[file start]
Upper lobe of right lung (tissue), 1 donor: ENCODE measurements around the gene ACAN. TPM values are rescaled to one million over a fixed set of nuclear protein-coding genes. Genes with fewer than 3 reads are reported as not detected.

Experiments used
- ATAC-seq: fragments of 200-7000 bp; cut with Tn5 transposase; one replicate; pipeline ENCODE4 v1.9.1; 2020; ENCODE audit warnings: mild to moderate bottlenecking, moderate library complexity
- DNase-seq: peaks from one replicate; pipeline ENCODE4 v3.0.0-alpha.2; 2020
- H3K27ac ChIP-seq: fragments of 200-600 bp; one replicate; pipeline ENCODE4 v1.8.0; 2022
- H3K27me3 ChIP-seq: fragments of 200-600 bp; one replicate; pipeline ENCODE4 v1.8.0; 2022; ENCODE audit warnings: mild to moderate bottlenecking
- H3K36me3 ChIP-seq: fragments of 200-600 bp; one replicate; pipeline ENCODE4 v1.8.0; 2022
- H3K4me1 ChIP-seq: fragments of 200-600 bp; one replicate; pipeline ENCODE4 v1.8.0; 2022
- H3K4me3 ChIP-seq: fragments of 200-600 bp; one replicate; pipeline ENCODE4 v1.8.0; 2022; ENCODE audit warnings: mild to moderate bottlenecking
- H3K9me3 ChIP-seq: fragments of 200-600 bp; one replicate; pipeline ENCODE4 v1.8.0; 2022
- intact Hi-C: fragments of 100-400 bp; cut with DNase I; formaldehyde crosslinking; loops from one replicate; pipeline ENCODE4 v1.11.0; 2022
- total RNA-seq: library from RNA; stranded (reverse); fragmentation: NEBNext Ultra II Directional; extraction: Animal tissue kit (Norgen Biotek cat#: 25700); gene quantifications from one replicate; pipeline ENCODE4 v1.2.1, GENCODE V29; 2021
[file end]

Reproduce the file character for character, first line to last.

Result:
Upper lobe of right lung (tissue), 1 donor: ENCODE measurements around the gene ACAN. TPM values are rescaled to one million over a fixed set of nuclear protein-coding genes. Genes with fewer than 3 reads are reported as not detected.

Experiments used
- ATAC-seq: fragments of 200-7000 bp; cut with Tn5 transposase; one replicate; pipeline ENCODE4 v1.9.1; 2020; ENCODE audit warnings: mild to moderate bottlenecking, moderate library complexity
- DNase-seq: peaks from one replicate; pipeline ENCODE4 v3.0.0-alpha.2; 2020
- H3K27ac ChIP-seq: fragments of 200-600 bp; one replicate; pipeline ENCODE4 v1.8.0; 2022
- H3K27me3 ChIP-seq: fragments of 200-600 bp; one replicate; pipeline ENCODE4 v1.8.0; 2022; ENCODE audit warnings: mild to moderate bottlenecking
- H3K36me3 ChIP-seq: fragments of 200-600 bp; one replicate; pipeline ENCODE4 v1.8.0; 2022
- H3K4me1 ChIP-seq: fragments of 200-600 bp; one replicate; pipeline ENCODE4 v1.8.0; 2022
- H3K4me3 ChIP-seq: fragments of 200-600 bp; one replicate; pipeline ENCODE4 v1.8.0; 2022; ENCODE audit warnings: mild to moderate bottlenecking
- H3K9me3 ChIP-seq: fragments of 200-600 bp; one replicate; pipeline ENCODE4 v1.8.0; 2022
- intact Hi-C: fragments of 100-400 bp; cut with DNase I; formaldehyde crosslinking; loops from one replicate; pipeline ENCODE4 v1.11.0; 2022
- total RNA-seq: library from RNA; stranded (reverse); fragmentation: NEBNext Ultra II Directional; extraction: Animal tissue kit (Norgen Biotek cat#: 25700); gene quantifications from one replicate; pipeline ENCODE4 v1.2.1, GENCODE V29; 2021